Just over half of the adult UK population are women, while almost 80% of members of both Houses of Parliament are men. Below are some of the recent steps that have been taken to encourage men and women to play a more equal part in UK politics and government.
Why have women and some other types of people in the UK found it more difficult to become candidates at parliamentary elections? To try to answer this question and others, the House of Commons set up a special committee, called a Speaker’s Conference.
Read the practical suggestions for change that the Speaker’s conference made in its Final Report.
Every two years a debate takes place in the Commons to review progress on the Conference recommendations. Read the debates that took place on 12th January 2012 and 27th February 2014 .
'Improving Parliament' report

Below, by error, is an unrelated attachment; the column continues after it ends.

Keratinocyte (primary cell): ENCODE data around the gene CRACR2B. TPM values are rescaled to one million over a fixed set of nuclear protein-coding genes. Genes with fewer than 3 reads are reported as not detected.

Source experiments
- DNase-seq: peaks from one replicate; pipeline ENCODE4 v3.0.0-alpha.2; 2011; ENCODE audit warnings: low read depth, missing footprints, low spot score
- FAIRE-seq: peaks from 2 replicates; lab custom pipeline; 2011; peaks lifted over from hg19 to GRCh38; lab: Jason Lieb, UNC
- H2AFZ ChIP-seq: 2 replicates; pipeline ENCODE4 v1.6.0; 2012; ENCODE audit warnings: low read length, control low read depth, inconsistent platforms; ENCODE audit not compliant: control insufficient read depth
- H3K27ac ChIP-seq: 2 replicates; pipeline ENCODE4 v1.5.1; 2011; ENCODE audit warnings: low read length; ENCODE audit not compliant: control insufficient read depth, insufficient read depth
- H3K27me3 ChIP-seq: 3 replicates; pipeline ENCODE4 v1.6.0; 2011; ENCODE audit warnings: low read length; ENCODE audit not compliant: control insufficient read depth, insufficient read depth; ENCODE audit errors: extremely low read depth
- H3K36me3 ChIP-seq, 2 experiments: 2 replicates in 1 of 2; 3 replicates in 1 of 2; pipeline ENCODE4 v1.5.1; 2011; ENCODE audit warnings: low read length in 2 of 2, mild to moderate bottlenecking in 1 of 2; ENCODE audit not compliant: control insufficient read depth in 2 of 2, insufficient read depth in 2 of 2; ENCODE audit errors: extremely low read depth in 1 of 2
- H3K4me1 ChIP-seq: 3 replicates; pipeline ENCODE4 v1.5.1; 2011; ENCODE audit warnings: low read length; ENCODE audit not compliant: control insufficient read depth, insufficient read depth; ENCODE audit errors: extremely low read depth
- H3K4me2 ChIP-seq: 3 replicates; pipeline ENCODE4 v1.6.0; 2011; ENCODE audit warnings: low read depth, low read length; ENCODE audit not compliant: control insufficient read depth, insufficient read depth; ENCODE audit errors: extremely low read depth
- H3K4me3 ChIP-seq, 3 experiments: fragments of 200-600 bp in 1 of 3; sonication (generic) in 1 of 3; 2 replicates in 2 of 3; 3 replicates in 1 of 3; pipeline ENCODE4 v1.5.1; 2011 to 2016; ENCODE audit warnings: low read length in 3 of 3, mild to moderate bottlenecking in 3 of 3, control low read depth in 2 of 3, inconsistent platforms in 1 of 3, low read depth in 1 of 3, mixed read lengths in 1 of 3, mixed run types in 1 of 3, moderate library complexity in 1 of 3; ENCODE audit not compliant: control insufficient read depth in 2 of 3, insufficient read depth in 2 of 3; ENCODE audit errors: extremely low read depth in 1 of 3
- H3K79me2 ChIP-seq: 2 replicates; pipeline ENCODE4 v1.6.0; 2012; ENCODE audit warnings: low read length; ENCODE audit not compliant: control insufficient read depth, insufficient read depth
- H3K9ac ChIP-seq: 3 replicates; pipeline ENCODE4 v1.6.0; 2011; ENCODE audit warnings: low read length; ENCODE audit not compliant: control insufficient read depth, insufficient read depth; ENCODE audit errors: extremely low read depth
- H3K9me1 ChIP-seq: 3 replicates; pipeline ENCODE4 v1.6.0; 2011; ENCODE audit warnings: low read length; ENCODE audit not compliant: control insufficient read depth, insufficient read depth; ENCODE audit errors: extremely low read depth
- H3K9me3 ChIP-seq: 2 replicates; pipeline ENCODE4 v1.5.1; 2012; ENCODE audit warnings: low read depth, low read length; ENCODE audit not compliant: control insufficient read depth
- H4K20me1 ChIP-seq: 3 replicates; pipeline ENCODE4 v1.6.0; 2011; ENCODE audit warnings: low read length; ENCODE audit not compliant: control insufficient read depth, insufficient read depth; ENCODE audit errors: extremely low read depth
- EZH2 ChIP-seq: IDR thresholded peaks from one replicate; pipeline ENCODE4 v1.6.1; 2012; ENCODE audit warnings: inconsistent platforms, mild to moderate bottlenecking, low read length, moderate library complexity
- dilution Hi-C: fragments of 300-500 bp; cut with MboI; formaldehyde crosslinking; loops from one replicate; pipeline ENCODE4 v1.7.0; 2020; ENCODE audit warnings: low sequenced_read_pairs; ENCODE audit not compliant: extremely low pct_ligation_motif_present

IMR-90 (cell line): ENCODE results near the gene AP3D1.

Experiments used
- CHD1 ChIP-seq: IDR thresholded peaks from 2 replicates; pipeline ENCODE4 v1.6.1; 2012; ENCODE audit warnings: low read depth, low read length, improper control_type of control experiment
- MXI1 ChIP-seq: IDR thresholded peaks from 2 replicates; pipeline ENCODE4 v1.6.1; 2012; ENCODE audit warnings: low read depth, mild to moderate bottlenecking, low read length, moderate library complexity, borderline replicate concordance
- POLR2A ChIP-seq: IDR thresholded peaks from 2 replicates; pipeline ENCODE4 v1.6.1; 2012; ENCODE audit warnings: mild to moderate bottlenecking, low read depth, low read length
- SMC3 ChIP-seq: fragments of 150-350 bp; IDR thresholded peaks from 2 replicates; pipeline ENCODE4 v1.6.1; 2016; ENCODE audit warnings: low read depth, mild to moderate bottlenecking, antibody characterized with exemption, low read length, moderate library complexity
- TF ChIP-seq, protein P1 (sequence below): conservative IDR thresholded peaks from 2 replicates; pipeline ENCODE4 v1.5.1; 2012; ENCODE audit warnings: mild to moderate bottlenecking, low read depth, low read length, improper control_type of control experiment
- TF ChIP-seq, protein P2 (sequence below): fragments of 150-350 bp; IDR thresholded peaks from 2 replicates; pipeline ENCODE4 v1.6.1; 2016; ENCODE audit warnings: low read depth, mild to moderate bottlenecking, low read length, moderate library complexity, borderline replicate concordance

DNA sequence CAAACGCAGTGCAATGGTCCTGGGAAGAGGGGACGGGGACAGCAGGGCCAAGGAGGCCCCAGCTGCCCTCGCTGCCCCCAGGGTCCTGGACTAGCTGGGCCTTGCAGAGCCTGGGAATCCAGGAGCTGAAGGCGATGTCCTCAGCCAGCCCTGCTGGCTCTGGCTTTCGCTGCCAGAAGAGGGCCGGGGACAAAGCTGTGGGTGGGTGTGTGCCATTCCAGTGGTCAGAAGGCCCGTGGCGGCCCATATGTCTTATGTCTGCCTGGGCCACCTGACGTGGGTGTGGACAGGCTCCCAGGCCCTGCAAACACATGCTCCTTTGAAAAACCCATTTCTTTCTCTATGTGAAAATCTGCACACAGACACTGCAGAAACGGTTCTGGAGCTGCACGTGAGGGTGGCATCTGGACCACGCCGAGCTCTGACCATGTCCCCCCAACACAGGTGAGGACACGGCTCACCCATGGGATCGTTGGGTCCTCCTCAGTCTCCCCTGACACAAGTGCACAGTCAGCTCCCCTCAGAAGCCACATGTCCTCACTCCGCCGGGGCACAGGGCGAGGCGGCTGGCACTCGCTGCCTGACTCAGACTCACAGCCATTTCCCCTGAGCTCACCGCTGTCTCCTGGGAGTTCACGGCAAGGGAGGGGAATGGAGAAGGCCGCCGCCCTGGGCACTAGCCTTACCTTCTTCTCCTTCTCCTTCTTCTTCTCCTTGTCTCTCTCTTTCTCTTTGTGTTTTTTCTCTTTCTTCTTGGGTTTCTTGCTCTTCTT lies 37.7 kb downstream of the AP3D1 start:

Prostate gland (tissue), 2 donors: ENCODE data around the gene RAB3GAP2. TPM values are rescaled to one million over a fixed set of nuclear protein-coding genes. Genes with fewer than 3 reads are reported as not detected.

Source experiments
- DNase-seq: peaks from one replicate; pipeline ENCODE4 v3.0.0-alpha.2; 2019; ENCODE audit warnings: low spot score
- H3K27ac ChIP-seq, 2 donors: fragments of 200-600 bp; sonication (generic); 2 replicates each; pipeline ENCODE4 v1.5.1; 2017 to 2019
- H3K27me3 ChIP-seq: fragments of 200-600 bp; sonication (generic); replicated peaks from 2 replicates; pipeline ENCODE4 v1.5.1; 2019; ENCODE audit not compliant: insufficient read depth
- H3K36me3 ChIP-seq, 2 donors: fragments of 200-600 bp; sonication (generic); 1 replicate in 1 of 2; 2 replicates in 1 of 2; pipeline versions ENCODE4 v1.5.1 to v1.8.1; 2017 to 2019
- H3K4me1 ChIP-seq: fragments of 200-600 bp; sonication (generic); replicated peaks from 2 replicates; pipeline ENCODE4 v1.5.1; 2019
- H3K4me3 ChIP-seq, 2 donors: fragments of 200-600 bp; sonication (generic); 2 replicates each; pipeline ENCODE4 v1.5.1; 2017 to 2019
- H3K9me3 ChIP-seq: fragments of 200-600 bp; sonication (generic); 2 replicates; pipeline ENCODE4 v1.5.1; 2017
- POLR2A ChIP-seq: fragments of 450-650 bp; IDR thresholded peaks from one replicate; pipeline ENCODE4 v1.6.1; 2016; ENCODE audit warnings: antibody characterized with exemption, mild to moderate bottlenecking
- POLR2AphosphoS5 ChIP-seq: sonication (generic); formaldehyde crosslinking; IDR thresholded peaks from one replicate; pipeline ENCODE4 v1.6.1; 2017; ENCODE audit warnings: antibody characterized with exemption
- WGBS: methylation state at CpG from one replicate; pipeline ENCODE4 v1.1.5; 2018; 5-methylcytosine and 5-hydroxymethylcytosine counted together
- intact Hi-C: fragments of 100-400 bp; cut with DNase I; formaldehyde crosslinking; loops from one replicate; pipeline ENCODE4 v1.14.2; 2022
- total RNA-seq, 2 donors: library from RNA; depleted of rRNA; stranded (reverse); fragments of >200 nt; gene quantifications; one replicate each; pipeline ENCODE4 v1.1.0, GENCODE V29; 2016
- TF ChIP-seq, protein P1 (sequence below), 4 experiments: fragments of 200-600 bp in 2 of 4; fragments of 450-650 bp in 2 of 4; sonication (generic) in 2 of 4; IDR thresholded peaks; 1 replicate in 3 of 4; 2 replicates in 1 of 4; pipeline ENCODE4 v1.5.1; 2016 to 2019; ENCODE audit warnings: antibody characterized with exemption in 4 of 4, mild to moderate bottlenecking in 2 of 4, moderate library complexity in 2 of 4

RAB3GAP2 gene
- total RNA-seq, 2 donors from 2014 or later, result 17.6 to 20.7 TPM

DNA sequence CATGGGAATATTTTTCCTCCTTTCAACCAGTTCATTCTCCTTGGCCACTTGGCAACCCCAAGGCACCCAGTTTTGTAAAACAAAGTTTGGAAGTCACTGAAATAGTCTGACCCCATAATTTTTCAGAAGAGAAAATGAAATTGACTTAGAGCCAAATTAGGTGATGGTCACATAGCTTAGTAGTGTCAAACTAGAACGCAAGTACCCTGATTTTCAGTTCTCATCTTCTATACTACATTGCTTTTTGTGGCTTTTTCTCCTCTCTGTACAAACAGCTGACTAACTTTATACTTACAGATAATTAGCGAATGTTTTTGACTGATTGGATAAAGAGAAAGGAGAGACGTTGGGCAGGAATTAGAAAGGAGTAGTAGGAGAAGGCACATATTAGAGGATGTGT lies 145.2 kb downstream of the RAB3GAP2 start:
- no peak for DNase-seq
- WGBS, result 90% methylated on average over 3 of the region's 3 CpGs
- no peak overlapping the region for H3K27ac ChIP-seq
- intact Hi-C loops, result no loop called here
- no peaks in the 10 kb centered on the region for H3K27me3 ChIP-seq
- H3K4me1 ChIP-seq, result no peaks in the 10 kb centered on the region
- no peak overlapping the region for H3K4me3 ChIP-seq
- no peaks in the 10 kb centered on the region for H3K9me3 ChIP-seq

On 14 July 2014 the All-Party Parliamentary Group on Women in Parliament published their report: Improving Parliament: creating a better and more representative House.
Political Parties and Women
Political parties have tried different methods to increase the number of their women candidates and elected representatives. These are described in the Commons Library Research Note: All-women shortlists.
Specific opportunities for women are being offered by some of the political parties and groups that have members in the UK Parliament. You can find out more by following the links below.
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Equality, Diversity & Inclusion at Parliament
Clerk’s Apprentices Scheme: Ten young people across London and the South East have been taken on for a twelve-month placement in the House of Commons Service.
Speaker’s Parliamentary Placement Scheme offers ten paid placements to people from more diverse backgrounds to make access to Parliament more representative of the UK population.
Diversity & Inclusion in the Commons
Working for the House of Lords